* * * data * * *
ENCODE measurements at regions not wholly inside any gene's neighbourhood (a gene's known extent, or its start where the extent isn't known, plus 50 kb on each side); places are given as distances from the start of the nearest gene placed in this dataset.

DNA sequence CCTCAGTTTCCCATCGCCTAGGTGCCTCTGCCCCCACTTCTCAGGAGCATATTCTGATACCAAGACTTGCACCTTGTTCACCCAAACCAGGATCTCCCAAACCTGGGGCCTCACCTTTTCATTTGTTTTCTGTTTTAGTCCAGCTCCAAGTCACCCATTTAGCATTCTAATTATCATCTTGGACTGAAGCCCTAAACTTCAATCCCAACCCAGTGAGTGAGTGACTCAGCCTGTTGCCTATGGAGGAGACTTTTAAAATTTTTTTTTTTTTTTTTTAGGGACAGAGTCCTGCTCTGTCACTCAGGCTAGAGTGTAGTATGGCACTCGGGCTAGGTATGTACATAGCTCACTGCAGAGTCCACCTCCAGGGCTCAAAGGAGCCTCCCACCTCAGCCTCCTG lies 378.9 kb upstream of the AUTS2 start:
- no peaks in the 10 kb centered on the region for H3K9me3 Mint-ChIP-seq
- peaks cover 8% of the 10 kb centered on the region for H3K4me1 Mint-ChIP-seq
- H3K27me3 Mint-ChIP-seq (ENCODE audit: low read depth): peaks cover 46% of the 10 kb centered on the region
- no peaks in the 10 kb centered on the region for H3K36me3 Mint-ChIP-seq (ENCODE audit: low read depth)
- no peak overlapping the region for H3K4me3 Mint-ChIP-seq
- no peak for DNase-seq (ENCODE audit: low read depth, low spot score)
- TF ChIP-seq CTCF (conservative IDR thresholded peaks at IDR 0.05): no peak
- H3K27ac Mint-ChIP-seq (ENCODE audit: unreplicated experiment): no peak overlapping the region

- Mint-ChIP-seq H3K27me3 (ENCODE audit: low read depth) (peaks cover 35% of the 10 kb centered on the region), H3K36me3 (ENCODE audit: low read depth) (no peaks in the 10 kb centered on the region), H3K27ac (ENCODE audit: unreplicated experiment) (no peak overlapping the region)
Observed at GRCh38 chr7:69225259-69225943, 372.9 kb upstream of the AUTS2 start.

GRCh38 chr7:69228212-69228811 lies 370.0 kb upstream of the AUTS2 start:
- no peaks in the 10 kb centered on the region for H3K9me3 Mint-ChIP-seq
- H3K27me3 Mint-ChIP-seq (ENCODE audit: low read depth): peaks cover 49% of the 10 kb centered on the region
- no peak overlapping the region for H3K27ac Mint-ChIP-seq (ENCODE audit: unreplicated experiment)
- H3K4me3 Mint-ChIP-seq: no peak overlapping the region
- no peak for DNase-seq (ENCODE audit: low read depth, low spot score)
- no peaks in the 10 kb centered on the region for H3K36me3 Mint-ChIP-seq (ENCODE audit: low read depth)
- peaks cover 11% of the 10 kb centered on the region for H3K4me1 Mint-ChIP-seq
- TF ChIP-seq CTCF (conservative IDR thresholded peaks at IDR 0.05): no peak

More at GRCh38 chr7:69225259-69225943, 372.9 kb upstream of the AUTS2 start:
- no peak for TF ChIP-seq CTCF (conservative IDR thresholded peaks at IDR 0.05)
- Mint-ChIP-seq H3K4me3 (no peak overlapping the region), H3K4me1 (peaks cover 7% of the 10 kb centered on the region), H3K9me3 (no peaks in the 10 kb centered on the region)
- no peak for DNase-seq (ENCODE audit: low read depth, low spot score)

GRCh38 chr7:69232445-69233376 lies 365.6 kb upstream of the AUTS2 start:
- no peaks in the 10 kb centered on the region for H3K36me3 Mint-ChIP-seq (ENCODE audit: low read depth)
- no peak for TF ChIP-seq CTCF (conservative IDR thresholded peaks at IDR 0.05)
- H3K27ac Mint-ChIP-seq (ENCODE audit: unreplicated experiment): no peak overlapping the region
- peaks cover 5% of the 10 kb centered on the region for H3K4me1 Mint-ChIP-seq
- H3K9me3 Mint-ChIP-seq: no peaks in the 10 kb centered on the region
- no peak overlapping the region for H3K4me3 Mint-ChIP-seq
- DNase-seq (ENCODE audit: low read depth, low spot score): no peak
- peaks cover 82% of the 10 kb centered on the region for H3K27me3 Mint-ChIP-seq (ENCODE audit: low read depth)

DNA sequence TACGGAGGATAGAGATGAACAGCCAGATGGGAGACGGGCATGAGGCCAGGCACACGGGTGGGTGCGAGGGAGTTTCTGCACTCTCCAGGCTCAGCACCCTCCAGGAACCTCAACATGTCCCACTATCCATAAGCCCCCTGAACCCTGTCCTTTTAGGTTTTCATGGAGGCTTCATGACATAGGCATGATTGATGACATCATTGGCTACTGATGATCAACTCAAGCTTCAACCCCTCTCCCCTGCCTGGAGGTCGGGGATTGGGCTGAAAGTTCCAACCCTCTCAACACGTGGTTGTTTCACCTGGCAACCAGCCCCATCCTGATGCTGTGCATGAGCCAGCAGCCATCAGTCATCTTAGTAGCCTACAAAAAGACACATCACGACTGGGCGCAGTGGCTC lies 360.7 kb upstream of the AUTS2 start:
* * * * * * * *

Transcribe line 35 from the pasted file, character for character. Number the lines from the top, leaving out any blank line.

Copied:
DNA sequence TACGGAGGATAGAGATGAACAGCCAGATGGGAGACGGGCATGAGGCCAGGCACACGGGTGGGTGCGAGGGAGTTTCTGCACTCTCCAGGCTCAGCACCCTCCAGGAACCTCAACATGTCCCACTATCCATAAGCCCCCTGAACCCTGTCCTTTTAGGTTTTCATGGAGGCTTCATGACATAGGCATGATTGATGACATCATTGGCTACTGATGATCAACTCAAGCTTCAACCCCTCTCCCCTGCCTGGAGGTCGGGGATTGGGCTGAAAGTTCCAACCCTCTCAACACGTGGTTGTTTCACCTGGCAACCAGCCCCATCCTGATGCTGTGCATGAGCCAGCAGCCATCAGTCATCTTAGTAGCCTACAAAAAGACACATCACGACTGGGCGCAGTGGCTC lies 360.7 kb upstream of the AUTS2 start: